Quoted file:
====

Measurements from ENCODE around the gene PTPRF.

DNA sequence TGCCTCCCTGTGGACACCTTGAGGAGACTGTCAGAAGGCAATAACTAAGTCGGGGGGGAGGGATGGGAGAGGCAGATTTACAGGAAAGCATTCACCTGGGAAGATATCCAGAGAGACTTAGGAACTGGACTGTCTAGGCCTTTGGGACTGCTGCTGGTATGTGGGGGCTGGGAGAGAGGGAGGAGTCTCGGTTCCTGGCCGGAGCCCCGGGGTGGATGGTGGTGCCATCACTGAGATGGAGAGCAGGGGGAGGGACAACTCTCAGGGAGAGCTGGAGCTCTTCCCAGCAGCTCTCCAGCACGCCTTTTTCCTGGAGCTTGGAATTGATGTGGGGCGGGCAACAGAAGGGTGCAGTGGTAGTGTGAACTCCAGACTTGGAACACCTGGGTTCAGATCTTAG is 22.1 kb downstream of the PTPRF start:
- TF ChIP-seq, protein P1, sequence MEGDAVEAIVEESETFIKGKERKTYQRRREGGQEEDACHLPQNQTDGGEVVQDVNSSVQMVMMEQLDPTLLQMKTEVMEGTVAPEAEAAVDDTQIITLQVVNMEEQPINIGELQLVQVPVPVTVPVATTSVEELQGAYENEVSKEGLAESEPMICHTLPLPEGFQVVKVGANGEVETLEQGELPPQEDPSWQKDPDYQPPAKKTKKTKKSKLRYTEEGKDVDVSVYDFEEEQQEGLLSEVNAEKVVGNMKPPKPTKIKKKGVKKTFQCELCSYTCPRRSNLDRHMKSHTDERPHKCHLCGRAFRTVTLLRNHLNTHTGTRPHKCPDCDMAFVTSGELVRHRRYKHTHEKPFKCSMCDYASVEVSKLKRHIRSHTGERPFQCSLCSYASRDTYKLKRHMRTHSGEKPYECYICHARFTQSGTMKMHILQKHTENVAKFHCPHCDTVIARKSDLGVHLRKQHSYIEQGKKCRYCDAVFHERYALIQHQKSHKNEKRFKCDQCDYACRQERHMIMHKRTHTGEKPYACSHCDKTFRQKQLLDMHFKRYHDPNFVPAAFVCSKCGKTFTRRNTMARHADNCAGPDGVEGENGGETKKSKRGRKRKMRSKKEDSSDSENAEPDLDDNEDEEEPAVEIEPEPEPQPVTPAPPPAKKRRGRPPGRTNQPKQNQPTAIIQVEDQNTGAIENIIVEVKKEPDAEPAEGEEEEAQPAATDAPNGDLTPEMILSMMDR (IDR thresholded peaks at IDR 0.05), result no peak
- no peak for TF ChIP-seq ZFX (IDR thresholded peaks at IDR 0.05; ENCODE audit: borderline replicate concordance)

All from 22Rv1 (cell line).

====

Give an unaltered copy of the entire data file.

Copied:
Measurements from ENCODE around the gene PTPRF.

DNA sequence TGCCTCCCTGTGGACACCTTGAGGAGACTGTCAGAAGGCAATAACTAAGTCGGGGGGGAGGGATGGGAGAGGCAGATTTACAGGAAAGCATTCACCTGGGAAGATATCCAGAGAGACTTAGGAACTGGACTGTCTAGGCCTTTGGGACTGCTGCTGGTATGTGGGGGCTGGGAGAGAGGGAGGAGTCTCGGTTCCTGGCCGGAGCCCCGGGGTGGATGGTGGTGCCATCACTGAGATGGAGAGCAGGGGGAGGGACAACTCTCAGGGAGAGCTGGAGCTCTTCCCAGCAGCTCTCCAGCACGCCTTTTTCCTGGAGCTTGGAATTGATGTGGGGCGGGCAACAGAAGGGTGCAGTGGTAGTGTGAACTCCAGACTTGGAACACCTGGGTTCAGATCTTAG is 22.1 kb downstream of the PTPRF start:
- TF ChIP-seq, protein P1, sequence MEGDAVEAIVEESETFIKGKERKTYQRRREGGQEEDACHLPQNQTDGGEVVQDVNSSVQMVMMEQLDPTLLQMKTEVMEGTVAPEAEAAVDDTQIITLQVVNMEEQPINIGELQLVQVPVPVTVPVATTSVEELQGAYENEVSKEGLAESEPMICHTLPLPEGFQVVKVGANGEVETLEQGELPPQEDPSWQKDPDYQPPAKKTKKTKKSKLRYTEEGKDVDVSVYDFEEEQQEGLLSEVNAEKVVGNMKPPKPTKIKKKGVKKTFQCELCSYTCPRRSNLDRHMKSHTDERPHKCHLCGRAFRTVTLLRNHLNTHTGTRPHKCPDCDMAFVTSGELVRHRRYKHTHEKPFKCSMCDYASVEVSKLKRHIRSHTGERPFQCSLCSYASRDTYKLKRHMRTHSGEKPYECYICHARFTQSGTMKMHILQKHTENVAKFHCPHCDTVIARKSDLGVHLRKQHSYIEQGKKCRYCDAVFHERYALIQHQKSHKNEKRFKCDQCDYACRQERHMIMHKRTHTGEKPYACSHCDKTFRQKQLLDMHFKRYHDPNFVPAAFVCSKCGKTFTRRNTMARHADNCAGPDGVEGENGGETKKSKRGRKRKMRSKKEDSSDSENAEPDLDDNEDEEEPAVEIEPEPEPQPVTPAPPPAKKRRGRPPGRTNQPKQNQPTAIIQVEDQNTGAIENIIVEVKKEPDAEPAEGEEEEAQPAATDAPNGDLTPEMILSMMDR (IDR thresholded peaks at IDR 0.05), result no peak
- no peak for TF ChIP-seq ZFX (IDR thresholded peaks at IDR 0.05; ENCODE audit: borderline replicate concordance)

All from 22Rv1 (cell line).